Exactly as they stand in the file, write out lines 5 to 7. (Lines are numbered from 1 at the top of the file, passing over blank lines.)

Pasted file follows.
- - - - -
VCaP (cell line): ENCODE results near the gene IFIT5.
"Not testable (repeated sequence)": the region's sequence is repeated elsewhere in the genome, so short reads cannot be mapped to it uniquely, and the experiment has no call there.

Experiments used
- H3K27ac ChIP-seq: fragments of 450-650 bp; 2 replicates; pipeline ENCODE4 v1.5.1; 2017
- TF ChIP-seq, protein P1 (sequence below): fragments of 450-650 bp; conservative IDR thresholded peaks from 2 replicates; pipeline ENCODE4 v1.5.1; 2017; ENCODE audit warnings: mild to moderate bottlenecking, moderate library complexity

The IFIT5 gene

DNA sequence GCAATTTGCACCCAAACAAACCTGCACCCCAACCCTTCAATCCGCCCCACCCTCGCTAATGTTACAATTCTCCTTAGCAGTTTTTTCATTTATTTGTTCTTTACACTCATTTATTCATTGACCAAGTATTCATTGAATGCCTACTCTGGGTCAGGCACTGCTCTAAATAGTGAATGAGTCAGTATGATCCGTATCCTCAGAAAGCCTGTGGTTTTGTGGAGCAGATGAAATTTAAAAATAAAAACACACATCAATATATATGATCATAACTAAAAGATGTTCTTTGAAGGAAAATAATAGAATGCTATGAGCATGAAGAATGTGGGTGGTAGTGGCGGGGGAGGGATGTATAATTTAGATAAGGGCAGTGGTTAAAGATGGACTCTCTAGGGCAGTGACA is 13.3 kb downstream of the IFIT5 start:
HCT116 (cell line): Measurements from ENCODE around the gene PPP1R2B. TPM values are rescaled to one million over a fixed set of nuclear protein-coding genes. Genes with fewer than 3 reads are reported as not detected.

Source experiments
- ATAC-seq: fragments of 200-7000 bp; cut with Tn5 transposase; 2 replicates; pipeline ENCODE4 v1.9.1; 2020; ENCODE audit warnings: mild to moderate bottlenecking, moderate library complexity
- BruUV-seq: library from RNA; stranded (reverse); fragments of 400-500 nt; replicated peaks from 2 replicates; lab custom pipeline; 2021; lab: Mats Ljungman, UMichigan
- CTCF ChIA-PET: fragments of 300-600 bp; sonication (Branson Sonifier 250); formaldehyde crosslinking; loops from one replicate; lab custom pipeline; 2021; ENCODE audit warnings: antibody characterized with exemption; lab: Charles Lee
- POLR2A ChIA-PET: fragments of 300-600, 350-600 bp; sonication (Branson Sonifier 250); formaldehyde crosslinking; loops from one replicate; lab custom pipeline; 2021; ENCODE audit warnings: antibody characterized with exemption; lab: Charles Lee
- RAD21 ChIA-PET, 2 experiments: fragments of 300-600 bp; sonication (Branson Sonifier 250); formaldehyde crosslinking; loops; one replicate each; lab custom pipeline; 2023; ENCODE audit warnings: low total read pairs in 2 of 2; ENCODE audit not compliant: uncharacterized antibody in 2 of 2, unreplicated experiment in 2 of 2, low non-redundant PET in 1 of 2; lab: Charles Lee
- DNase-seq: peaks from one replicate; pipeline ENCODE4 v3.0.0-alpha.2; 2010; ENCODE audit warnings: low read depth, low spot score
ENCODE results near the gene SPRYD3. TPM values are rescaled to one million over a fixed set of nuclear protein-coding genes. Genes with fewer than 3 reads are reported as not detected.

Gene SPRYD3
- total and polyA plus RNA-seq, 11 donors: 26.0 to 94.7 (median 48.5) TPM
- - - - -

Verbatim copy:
- TF ChIP-seq, protein P1 (sequence below): fragments of 450-650 bp; conservative IDR thresholded peaks from 2 replicates; pipeline ENCODE4 v1.5.1; 2017; ENCODE audit warnings: mild to moderate bottlenecking, moderate library complexity

The IFIT5 gene

DNA sequence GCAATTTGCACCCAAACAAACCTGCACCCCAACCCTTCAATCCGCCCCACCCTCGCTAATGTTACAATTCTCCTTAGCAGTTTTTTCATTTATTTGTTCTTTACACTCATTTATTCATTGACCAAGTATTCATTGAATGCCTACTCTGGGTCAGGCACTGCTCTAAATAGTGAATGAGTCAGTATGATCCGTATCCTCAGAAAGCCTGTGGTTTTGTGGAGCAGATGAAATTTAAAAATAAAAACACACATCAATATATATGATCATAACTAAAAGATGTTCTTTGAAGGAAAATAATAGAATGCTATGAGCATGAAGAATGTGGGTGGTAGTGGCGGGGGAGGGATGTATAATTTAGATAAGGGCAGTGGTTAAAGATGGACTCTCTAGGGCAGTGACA is 13.3 kb downstream of the IFIT5 start: